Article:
There exists greater than fifty texts in Middle English and Middle Scots from around 1225 to 1500 with Crusading themes. These were usually performed to an audience, as opposed to read, for entertainment and as propaganda for a political and religious identity, differentiating the Christian "us" and the non-Christian "other." The works include romances, travelogues such as Mandeville's Travels, poems such as William Langland's Piers Plowman and John Gower's Confessio Amantis, the Hereford Map and the works of by Geoffrey Chaucer. Many were written after crusading fervour had diminished demonstrating a continuing interest. Chivalric Christendom is depicted as victorious and superior, holding the spiritual and moral high ground. They mainly originating from translated French originals and adaptations. Some, like Guy of Warwick used the portrayal of Muslim leaders as analogies to criticise contemporary politics. Popular motifs include chivalrous Christian knights seeking adventure and fighting Muslim giants or a king traveling in disguise such as Charlemagne in the Scots Taill of Rauf Coilyear. In crusading literature legendary figures are endowed with military and moral authority with Charlemagne portrayed as a role model, famed for his victories over the pagan Saxons and Vikings, his religious fervour marked by forced conversion. The entertainment aspect plays a vital role encouraging an element of "Saracen bashing". The literature demonstrates populist religious hatred and bigotry, in part because Muslims and Christians were economic, political, military, and religious rivals while exhibiting a popular curiosity about and fascination with the "Saracens".[91]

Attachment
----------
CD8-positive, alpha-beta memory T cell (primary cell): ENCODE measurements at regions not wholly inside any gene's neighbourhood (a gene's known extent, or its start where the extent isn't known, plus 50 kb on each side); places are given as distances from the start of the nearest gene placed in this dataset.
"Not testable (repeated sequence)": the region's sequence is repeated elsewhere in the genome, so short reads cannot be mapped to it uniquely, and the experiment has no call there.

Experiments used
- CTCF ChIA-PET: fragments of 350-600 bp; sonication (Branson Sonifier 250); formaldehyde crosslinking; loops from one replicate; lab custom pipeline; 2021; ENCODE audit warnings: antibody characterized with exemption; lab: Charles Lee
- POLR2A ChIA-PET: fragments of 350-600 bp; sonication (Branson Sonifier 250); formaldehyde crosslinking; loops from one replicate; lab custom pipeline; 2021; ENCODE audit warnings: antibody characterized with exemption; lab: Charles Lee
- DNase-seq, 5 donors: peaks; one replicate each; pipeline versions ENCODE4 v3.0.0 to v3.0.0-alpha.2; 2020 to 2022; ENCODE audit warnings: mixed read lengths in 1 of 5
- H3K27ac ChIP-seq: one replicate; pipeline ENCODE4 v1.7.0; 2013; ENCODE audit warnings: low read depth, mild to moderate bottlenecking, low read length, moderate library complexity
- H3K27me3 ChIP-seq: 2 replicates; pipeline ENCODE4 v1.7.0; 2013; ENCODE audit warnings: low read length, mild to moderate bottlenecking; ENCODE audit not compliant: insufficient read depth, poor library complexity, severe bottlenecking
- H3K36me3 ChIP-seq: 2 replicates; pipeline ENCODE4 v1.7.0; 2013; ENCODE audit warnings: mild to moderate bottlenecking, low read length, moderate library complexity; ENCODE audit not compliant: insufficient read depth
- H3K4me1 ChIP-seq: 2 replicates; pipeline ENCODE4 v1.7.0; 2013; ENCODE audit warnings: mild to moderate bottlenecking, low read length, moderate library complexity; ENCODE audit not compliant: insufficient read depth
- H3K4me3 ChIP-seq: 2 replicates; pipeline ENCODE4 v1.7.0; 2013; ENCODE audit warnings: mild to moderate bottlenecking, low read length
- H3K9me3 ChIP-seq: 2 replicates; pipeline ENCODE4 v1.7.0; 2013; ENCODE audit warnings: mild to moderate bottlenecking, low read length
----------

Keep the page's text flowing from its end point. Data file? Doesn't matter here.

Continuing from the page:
Main article: Crusade song